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The Best Business English Idioms And Phrases You Absolutely Need

We love idioms. We love them so much that we have created this fabulous compilation with all the idioms and phrases you need to know in the workplace. Because taking your English to the next level is not easy, this will help you sound more like a native-English speaker. You can also download this free guide with 70+ idioms to use at work.

You think you got this? take this idioms quiz and test your level.
Expand your career opportunities by improving your professional English

The Best 10 Idioms For 10 Business Situations

By Paola Pascual

These 10 idioms will help you feel like a pro in your job, each of them with a special and particular purpose. Check them out!

#1 The Best Idiom For the Confident Ones: Cool As A Cucumber

Business English Idiom - Cool as a cucumber

Did you know that the inside of a cucumber is about 20 degrees cooler than the outside air? Well, this might be the origin of this idiom. 

MeaningExtremely calm, relaxed, and in control of your emotions.


  • She was cool as a cucumber before the interview because she was well prepared.
  • It was a very important meeting, but I stayed cool as a cucumber because I knew our product was the best.

#2 The Best Idiom For International Teams: Hot PotatoBusiness English Idioms - Hot Potato

A hot potato is definitely something you don’t want to hold with your bare hands for a long time, because it would burn your fingers. The idea here is that you are dealing with something you want to pass on as quickly as possible, just like a literal hot potato.

Meaning: A controversial subject that no one wants to talk about; often an issue that makes everyone feel uncomfortable.


  • Gun control is a political hot potato.
  • I try to avoid discussing about religion, it can be a hot potato.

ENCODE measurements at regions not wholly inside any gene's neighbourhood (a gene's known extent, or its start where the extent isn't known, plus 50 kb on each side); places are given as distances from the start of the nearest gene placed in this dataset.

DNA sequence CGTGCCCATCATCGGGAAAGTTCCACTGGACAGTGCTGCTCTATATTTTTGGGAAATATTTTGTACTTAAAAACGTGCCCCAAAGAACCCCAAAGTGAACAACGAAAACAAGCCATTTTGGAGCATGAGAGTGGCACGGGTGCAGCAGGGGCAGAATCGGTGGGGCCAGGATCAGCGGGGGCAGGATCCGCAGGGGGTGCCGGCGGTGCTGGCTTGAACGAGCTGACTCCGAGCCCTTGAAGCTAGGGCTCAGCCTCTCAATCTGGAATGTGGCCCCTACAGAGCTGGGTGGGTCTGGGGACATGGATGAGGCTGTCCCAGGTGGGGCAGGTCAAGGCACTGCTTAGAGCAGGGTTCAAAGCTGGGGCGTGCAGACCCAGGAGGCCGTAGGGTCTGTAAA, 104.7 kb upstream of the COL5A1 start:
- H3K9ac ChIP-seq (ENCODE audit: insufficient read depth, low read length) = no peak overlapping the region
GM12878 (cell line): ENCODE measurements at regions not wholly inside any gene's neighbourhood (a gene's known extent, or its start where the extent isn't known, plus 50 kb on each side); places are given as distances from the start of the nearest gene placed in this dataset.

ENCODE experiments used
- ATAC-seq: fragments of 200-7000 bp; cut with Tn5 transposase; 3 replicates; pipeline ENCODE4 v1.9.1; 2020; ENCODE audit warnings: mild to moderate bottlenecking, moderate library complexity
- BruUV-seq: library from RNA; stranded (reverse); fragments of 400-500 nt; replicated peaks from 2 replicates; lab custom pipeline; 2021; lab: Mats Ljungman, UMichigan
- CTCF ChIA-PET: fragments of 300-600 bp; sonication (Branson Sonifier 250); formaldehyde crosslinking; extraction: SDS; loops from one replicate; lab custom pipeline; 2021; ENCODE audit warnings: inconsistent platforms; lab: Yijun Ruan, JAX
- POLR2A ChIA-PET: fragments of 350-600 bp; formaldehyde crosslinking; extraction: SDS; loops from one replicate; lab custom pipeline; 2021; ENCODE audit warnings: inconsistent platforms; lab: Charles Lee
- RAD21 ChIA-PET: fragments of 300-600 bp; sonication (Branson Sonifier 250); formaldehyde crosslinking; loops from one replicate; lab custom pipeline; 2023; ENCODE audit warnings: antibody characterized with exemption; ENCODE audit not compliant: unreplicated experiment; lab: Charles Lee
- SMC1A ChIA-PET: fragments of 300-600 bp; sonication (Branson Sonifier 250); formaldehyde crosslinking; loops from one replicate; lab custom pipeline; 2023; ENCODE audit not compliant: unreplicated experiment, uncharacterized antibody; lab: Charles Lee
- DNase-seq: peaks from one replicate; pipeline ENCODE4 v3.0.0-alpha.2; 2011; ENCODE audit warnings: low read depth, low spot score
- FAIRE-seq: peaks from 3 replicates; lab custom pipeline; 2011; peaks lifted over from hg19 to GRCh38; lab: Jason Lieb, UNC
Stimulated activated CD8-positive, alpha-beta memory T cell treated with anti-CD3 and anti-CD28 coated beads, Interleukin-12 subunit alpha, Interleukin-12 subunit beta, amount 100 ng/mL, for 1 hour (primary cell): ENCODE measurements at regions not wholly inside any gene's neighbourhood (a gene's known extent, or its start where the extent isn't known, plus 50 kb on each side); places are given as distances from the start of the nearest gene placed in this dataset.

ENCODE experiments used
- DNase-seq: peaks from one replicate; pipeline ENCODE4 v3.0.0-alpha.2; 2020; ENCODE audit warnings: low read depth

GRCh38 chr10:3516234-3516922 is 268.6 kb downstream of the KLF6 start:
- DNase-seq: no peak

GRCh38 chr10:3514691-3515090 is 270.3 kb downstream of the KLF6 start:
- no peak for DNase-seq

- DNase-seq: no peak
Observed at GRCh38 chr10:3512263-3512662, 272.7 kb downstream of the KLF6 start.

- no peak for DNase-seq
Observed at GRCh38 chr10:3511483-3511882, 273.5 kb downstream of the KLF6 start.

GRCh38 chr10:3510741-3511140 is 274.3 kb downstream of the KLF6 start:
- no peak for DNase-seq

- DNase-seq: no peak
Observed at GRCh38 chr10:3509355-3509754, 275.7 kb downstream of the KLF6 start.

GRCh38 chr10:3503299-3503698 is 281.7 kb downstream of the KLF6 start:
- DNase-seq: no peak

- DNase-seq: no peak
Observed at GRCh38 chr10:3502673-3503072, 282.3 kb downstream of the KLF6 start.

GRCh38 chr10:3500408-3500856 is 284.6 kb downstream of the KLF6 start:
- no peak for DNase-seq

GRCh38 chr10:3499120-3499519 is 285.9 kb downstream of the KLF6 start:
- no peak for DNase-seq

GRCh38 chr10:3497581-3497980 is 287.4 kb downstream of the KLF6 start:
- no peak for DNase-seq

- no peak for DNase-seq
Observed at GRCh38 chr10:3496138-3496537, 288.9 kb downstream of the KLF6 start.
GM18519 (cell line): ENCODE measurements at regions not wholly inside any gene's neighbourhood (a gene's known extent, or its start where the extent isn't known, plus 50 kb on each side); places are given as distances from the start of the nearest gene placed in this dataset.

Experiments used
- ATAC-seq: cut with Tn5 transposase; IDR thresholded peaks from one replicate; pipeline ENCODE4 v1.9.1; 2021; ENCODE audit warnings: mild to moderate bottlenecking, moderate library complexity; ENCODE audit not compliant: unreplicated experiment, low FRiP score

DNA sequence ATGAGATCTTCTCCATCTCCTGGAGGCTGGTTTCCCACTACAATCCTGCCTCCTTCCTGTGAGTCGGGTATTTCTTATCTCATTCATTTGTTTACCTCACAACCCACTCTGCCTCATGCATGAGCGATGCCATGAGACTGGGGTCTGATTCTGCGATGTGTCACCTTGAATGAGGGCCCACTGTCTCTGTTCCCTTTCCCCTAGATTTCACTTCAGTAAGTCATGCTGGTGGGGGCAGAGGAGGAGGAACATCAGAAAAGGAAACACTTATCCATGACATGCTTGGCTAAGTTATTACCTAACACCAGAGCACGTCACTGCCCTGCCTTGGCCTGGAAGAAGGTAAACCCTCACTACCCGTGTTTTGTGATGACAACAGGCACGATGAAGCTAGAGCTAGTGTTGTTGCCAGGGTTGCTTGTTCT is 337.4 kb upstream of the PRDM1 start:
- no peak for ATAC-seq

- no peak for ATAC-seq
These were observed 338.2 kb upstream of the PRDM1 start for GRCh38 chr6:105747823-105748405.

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#3 The Best Idiom For Newcomers: Learn The Ropes

Business English Idioms - learn the ropes

If you are going to sail, you will need to learn how to tie knots and manipulate the ropes that move the sails in the best way possible. That is the origin of our third idiom! 

Meaning: Learn how to do things.


  • As a professional, you need to constantly learn the ropes to do really well in your career.
  • He still needs to learn the ropes, but he has great skills.

#4 The Best Idiom For Negotiations: The Ball Is In Your Court

Business English Idioms - ball is in your court

From the world of ships we go now to the world of sports. Whether it comes from tennis or from basketball, the idea is clear: it’s your turn to make a move.

Meaning: It’s your turn to make a decision or do something.


  • I’ve done what I can. Now the ball is in your court.
  • Everybody in this company will support you if you decide to move to another country but the ball is in your court if you decide to change your mind at the last minute.
  • I've already told you that Talaera is a super cool option to learn English, but now the ball is in your court.

#5 The Best Idiom To Talk About What You Can't See: Behind The Scenes

Business English Idioms - behind the scenes

The equator of our list takes us to the theatre. Behind the scenes was originally used to talk about those events in a play that happen off stage, where the audience cannot see.

Meaning: Done privately or secretly, rather than publicly.


  • There is a lot of negotiation going on behind the scenes.
  • I can tell there is a lot of work behind the scenes.
  • If you want to check out what happens behind the scenes at Talaera, visit our Facebook page.

#6 The Best Idiom To Agree: On The Same Page

Business English Idioms - on the same page

It seems that the origin of this idiom is attributed to choral singing, when all singers had to be on the same page to be able to sing all together the same song.

Meaning: Understand each other and agree.


  • Before we begin the discussion, I want to make sure that we are all on the same page.
  • I have a great connection with my manager, I always feel we are on the same page.

#7 The Best Idiom To Finish An Activity: Call It A Day

Business English Idioms - call it a day

Seemingly, this phrase was born from “call it half a day”, which was used to say goodbye to work by employees before the working day was over

Meaning: Decide to stop working or doing an activity


  • I think we should call it a day and go home.
  • We have been working on this all day, why don’t we call it a day?

#8 The Best Idiom To Summarise: In A Nutshell

Business English Idioms - in a nutshell